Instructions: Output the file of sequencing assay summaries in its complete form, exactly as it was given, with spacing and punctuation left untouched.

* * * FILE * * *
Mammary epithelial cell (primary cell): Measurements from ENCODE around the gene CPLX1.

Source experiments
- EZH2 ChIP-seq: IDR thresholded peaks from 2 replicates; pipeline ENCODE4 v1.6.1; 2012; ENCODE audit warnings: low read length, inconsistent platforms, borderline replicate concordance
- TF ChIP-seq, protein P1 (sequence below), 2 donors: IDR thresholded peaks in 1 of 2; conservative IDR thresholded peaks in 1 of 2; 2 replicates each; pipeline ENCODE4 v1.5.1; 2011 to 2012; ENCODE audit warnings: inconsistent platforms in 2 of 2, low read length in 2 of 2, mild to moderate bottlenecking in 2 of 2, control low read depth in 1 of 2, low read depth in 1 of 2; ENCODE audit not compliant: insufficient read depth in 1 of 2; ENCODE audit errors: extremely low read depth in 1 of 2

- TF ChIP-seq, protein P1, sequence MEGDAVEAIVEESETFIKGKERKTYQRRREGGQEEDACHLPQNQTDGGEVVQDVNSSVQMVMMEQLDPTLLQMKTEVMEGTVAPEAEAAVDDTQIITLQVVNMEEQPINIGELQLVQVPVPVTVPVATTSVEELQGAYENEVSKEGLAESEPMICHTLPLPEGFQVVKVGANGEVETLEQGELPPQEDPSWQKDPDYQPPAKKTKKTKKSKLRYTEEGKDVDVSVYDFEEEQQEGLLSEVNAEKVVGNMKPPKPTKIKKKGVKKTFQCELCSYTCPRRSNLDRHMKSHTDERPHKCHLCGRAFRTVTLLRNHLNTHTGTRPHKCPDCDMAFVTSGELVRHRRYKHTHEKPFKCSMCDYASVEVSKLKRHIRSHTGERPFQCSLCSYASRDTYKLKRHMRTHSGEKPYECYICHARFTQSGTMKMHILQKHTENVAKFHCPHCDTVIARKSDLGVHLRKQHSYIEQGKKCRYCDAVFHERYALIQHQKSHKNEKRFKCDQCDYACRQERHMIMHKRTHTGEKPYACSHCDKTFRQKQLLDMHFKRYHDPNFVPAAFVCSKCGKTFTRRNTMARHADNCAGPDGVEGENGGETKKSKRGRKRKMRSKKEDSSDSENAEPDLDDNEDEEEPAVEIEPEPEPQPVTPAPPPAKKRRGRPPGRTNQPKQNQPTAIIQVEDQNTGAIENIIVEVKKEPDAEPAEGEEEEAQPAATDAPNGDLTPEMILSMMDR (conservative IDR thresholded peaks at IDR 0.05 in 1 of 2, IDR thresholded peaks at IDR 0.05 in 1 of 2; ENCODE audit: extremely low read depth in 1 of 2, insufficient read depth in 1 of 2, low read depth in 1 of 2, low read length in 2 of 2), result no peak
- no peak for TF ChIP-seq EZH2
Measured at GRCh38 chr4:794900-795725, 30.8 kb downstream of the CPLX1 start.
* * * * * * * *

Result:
Mammary epithelial cell (primary cell): Measurements from ENCODE around the gene CPLX1.

Source experiments
- EZH2 ChIP-seq: IDR thresholded peaks from 2 replicates; pipeline ENCODE4 v1.6.1; 2012; ENCODE audit warnings: low read length, inconsistent platforms, borderline replicate concordance
- TF ChIP-seq, protein P1 (sequence below), 2 donors: IDR thresholded peaks in 1 of 2; conservative IDR thresholded peaks in 1 of 2; 2 replicates each; pipeline ENCODE4 v1.5.1; 2011 to 2012; ENCODE audit warnings: inconsistent platforms in 2 of 2, low read length in 2 of 2, mild to moderate bottlenecking in 2 of 2, control low read depth in 1 of 2, low read depth in 1 of 2; ENCODE audit not compliant: insufficient read depth in 1 of 2; ENCODE audit errors: extremely low read depth in 1 of 2

- TF ChIP-seq, protein P1, sequence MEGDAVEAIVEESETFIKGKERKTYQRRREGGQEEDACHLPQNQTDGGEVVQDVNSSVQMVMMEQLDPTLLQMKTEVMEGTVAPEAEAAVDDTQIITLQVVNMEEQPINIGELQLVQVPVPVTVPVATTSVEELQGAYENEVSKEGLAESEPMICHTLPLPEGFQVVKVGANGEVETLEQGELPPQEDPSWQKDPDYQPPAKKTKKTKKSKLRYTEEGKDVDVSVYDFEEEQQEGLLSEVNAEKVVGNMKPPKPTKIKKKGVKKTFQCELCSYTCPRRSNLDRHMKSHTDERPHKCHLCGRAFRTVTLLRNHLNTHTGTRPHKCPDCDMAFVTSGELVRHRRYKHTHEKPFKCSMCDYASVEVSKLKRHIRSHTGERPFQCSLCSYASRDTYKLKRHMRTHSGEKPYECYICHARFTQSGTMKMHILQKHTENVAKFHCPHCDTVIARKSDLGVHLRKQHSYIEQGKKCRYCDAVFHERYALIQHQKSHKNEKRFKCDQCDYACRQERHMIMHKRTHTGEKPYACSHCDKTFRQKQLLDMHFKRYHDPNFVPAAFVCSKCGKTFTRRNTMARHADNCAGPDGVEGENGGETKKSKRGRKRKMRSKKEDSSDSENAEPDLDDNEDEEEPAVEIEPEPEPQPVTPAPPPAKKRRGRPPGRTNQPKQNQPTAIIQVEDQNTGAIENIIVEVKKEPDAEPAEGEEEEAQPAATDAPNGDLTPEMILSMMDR (conservative IDR thresholded peaks at IDR 0.05 in 1 of 2, IDR thresholded peaks at IDR 0.05 in 1 of 2; ENCODE audit: extremely low read depth in 1 of 2, insufficient read depth in 1 of 2, low read depth in 1 of 2, low read length in 2 of 2), result no peak
- no peak for TF ChIP-seq EZH2
Measured at GRCh38 chr4:794900-795725, 30.8 kb downstream of the CPLX1 start.